Halifax’s Harbour is one of the largest and deepest natural harbours in the world (18 metres deep at low tide). It’s divided into three distinct areas: the outer southern segment, the skinny narrows in the middle, and the spacious and sheltered Bedford Basin.
The harbour is known for a lot of things: it’s the second-largest ice-free harbour in the world, the harbour is home to a handful of well-known islands (Devil’s Island, Deadman’s Island, McNabbs Island, Georges Island), it’s the location of one of the world’s largest man-made explosions (the Halifax Explosion in 1917), it’s where bodies from the Titanic ended their journey, it’s a frequent stop of the Tall Ships, and it’s also where (as less than glamorous notoriety) 200 million litres of raw sewage were once dumped every day. The later is no longer true thanks to the Harbour Clean-Up Plan.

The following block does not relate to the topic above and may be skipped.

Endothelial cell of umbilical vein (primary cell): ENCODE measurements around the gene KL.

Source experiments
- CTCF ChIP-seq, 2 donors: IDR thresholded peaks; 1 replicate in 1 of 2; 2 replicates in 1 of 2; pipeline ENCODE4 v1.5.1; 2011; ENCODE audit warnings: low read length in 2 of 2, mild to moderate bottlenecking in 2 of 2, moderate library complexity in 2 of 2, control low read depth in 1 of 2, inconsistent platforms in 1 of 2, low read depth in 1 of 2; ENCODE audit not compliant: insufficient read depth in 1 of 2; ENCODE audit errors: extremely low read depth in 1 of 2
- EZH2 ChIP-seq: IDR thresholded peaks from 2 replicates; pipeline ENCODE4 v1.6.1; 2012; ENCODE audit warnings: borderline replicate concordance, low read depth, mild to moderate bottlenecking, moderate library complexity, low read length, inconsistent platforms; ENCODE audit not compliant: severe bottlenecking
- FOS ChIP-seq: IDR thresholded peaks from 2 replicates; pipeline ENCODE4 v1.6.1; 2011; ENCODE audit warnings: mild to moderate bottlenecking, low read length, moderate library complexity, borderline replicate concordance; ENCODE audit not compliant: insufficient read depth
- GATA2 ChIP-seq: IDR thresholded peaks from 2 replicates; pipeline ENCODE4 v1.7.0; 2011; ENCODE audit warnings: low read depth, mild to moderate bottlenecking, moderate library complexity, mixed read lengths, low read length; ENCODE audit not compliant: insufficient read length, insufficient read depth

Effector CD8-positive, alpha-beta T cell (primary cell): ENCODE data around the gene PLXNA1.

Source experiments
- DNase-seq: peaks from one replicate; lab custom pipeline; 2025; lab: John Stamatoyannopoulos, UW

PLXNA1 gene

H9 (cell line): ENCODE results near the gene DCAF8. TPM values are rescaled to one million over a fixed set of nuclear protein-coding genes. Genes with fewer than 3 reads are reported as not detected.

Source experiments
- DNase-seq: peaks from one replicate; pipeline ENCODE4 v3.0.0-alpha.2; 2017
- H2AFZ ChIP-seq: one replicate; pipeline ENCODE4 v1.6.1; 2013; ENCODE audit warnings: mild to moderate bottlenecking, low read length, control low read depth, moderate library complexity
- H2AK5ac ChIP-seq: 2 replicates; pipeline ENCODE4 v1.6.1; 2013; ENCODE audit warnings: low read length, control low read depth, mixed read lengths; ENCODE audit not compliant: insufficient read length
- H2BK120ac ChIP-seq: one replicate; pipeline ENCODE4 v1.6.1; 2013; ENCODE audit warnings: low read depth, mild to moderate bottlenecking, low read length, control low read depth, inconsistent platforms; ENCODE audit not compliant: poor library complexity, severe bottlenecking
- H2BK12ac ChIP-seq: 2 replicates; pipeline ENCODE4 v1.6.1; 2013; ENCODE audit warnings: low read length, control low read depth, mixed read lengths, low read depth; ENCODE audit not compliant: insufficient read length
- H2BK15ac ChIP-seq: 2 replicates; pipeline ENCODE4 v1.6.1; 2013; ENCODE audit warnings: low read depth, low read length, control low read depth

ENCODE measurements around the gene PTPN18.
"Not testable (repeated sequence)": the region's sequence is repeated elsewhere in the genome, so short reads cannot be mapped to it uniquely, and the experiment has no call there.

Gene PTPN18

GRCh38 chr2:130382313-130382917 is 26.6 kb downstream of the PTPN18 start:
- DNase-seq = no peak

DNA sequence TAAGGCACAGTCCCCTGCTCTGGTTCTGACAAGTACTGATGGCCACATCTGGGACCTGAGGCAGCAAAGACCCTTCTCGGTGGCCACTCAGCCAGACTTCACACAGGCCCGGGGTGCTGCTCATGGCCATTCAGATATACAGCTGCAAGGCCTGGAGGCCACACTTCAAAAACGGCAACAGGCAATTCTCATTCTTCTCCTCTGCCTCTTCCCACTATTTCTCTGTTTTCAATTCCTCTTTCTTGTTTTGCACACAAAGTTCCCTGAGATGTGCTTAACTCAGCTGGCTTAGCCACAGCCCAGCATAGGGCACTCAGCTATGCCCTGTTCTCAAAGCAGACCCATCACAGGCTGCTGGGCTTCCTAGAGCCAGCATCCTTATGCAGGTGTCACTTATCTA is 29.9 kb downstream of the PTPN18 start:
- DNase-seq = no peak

Upon arrival in the city, I received news that I wasn’t expecting to hear for decades: the City of Halifax announced that it was finally safe to swim in the harbour. This is great news for nature lovers, ship crew, and tourists alike; because not only does the harbour no longer stink (something I noticed), but ships and landmarks are no longer being covered in filth daily.
This certainly makes Theodore Tugboat happy.